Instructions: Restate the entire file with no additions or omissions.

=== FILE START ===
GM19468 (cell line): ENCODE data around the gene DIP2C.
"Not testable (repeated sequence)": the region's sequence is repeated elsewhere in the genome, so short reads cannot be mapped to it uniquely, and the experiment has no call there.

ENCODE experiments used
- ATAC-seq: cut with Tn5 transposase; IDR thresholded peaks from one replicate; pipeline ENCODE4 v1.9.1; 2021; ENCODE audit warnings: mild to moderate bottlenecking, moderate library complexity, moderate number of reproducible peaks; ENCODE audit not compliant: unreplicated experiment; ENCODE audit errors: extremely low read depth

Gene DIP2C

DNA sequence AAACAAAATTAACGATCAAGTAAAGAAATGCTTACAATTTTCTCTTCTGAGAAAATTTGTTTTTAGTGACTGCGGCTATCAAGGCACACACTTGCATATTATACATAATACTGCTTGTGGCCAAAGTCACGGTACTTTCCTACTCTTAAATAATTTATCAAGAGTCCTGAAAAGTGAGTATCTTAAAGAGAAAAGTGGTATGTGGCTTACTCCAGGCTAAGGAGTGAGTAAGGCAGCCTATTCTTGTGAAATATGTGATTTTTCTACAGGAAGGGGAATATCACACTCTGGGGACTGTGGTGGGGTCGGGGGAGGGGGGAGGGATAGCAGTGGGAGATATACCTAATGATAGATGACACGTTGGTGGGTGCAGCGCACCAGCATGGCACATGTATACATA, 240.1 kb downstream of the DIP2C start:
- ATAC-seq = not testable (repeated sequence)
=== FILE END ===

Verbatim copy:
GM19468 (cell line): ENCODE data around the gene DIP2C.
"Not testable (repeated sequence)": the region's sequence is repeated elsewhere in the genome, so short reads cannot be mapped to it uniquely, and the experiment has no call there.

ENCODE experiments used
- ATAC-seq: cut with Tn5 transposase; IDR thresholded peaks from one replicate; pipeline ENCODE4 v1.9.1; 2021; ENCODE audit warnings: mild to moderate bottlenecking, moderate library complexity, moderate number of reproducible peaks; ENCODE audit not compliant: unreplicated experiment; ENCODE audit errors: extremely low read depth

Gene DIP2C

DNA sequence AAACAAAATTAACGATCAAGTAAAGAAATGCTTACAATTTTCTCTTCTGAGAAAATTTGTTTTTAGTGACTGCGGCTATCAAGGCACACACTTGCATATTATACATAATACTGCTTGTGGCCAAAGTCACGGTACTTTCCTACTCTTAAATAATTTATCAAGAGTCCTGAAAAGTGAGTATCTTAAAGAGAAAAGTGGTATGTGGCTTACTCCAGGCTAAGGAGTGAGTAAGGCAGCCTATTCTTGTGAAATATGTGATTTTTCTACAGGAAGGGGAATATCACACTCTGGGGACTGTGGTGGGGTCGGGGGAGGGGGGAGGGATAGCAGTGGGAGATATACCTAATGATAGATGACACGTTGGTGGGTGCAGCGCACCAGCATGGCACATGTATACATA, 240.1 kb downstream of the DIP2C start:
- ATAC-seq = not testable (repeated sequence)